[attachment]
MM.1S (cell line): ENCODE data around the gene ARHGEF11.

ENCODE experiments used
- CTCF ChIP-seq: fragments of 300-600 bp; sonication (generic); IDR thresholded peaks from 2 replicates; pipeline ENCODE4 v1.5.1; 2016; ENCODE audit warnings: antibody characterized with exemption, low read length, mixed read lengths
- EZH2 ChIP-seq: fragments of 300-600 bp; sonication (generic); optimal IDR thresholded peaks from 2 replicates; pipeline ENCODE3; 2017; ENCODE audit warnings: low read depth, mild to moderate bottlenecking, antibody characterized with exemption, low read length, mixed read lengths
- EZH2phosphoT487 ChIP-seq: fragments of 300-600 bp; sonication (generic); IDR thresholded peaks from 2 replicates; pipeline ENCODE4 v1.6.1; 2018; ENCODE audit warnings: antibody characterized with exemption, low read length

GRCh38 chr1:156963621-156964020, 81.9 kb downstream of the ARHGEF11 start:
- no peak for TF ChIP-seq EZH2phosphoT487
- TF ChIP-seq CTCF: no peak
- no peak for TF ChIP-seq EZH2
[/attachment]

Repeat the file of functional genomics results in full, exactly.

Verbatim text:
MM.1S (cell line): ENCODE data around the gene ARHGEF11.

ENCODE experiments used
- CTCF ChIP-seq: fragments of 300-600 bp; sonication (generic); IDR thresholded peaks from 2 replicates; pipeline ENCODE4 v1.5.1; 2016; ENCODE audit warnings: antibody characterized with exemption, low read length, mixed read lengths
- EZH2 ChIP-seq: fragments of 300-600 bp; sonication (generic); optimal IDR thresholded peaks from 2 replicates; pipeline ENCODE3; 2017; ENCODE audit warnings: low read depth, mild to moderate bottlenecking, antibody characterized with exemption, low read length, mixed read lengths
- EZH2phosphoT487 ChIP-seq: fragments of 300-600 bp; sonication (generic); IDR thresholded peaks from 2 replicates; pipeline ENCODE4 v1.6.1; 2018; ENCODE audit warnings: antibody characterized with exemption, low read length

GRCh38 chr1:156963621-156964020, 81.9 kb downstream of the ARHGEF11 start:
- no peak for TF ChIP-seq EZH2phosphoT487
- TF ChIP-seq CTCF: no peak
- no peak for TF ChIP-seq EZH2